First Things seems to have changed the format of their website so the links dont work anymore, but the articles I was discussing are possibly still available if you are a member of the website. They are “Baby Talk” from September 8th, 2008, by David Klinghoffer (available cached on google) and another about the “Round Table” of civil discourse which I can no longer find.

  23. Nan says:

    Mark, I was present when someone asked the pastor whether it’s ever okay to lie; she had someone who was homeless who wanted to use her address in order to obtain government funds to which they were only entitled if they lived somewhere.

    His answer is relevant here; work within the law but also work to change laws that you believe are unjust. Because abortion is legal, it isn’t reasonable to rush in and stop it; we don’t have the right to stop a legal procedure and would be thrown in jail.

    Near my college campus was an abortion clinic. Every day there was a protestor.

    One.

    He carried a stop sign; STOP on one side, ABORTION on the other. It took years, but guess what? The clinic closed.

    I have also read that there is concern among the pro-abortion crowd that those who currently perform abortions are retiring and dying, with nobody willing to replace them.

    People who perform high-profile murders are usually mentally ill and off their meds.

  24. Mark says:

    Ah, the other is “A Pro-Life Loss of Nerve?” by James K. Fitzpatrick from December 2000.

  25. JC says:

    The only way it would be morally justifiable to attack an abortionist would be if one was assaulting him *right* in the act of performing the abortion, and ideally in such a way as to disable him. Those are the standards for self-defense (or defense of someone else).

    “Violence begets violence” is *not* a ‘brain stopping’ cliche. It’s true. It’s the process of falling prey to Satan’s way of doing things. It is an expression of the Natural Law: when you violate Natural Law, nature itself rebels, the demons take over, and things keep getting worse until reparation is made. This is understood by every culture that actually believes in (a) God.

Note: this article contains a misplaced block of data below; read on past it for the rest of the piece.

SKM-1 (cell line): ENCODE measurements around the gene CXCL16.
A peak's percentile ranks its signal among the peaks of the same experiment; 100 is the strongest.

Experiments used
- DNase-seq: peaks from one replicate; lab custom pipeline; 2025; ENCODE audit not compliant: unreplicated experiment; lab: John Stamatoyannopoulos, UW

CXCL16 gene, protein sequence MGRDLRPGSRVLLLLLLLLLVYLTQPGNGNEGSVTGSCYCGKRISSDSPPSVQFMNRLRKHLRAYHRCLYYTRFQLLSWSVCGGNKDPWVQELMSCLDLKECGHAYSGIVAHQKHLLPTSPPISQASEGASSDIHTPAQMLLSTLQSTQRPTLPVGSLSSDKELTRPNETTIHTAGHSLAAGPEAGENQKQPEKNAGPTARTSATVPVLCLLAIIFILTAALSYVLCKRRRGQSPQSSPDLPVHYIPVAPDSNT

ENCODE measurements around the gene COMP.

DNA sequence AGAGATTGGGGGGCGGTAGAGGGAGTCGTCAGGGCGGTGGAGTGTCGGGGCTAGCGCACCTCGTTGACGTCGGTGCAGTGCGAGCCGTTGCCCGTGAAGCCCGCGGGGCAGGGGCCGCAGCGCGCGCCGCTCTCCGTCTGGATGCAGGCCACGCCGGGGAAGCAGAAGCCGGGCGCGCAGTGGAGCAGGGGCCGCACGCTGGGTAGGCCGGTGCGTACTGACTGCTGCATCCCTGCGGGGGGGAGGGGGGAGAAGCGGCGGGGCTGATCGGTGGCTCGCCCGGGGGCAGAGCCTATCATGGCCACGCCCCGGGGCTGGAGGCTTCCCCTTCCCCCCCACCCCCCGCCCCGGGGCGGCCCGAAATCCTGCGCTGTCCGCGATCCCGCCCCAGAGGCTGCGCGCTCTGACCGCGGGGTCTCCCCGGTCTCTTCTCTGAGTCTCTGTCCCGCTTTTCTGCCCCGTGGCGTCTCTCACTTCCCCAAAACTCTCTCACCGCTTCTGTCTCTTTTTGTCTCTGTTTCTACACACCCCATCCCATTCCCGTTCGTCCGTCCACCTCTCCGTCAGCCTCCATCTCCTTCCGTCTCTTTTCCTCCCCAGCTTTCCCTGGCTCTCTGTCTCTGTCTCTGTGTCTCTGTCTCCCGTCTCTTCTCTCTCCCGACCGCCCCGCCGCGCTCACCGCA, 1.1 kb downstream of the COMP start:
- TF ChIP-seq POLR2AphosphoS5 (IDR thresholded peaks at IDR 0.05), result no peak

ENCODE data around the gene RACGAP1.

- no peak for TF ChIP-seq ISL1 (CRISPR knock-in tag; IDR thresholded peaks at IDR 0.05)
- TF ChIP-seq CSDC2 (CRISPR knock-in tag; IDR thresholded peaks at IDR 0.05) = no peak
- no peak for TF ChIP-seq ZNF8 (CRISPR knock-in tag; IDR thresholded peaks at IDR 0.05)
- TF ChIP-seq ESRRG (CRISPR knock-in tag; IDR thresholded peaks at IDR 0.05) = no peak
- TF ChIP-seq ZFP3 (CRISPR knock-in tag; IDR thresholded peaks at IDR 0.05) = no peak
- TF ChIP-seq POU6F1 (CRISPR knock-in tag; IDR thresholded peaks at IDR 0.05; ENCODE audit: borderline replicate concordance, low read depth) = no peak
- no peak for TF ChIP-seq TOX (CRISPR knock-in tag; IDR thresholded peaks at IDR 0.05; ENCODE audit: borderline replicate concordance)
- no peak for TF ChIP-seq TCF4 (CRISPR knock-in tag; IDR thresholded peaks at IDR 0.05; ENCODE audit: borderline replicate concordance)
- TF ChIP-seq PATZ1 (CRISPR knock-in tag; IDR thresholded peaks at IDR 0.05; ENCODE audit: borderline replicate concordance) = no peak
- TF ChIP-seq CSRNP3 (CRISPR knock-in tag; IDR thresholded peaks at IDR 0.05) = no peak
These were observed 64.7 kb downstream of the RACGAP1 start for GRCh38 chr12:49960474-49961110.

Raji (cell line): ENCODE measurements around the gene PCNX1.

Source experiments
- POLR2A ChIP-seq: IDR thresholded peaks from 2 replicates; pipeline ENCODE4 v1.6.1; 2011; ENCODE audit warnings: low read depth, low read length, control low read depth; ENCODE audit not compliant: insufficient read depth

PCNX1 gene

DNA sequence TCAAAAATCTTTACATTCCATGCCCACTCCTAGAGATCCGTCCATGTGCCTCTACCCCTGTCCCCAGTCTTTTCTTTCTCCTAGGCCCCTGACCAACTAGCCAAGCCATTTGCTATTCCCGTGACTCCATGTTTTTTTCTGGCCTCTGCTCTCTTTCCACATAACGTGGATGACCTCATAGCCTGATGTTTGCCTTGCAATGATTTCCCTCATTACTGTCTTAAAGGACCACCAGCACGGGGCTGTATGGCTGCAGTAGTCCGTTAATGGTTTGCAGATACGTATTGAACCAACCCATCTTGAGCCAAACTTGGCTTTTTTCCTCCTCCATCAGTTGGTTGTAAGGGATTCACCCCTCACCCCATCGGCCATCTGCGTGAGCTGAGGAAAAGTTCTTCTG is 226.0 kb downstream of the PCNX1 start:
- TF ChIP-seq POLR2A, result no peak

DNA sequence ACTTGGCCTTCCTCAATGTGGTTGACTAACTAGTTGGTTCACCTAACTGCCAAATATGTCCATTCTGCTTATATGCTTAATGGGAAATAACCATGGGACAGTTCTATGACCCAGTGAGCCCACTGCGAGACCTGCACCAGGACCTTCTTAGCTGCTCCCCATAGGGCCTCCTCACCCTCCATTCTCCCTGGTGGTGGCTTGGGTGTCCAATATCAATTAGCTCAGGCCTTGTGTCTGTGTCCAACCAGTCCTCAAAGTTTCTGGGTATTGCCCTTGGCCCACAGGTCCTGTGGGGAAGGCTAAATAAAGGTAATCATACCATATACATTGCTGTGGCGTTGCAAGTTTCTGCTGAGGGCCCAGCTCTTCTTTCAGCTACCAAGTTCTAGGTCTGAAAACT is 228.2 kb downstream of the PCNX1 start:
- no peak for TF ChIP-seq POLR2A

June 11, 2001, the US executed Timothy McVeigh, responsible for what was, to the date, the worst act of terrorism in US history. The US Bishops warned that the execution would only perpetuate the cycle of violence. Three months to the day later, an even worse act of terrorism happened.

    Lastly, as this is a Catholic site dedicated to precision in terminolgy, shouldn’t we be following the teaching of _Dominus Iesus_ and referring to Lutheran institutions as “Christian communities” and not “churches”? [For pity’s sake… he was killed in the vestibule of his church… the building… a church.]

  26. When it comes to resisting a great evil, I think the Just War doctrine has applicability. Here it is in the Catechism.

    The last two principles:
    – there must be serious prospects of success
    – the use of arms must not produce evils and disorders graver than the evil to be eliminated

    No way killing abortionists would give us a “serious prospects of success”. The pro-aborts will do everything in their power to keep it available, including the widespread use of force. Starting a civil war in the United States over abortion would be a grave evil. Therefore, we must accept peaceful means of opposing abortion.

    Stauffenberg’s case is different in that it would probably have been successful in its goals, with little production of evils and disorders.

    We have a situation where a significant percent of the U.S. population thinks abortion is OK, and that most of the elites who control the country think likewise.

  27. Mark says:

    JC, as for Dominus Iesus…I dont see us calling the Lutheran denomination a “church” anywhere. Merely the BUILDING, which is not what Dominus Iesus was talking about. Also, Fr Z merely posted an outside article, and if it calls the denomination a “church” that’s not really any of our faults, but rather the media’s.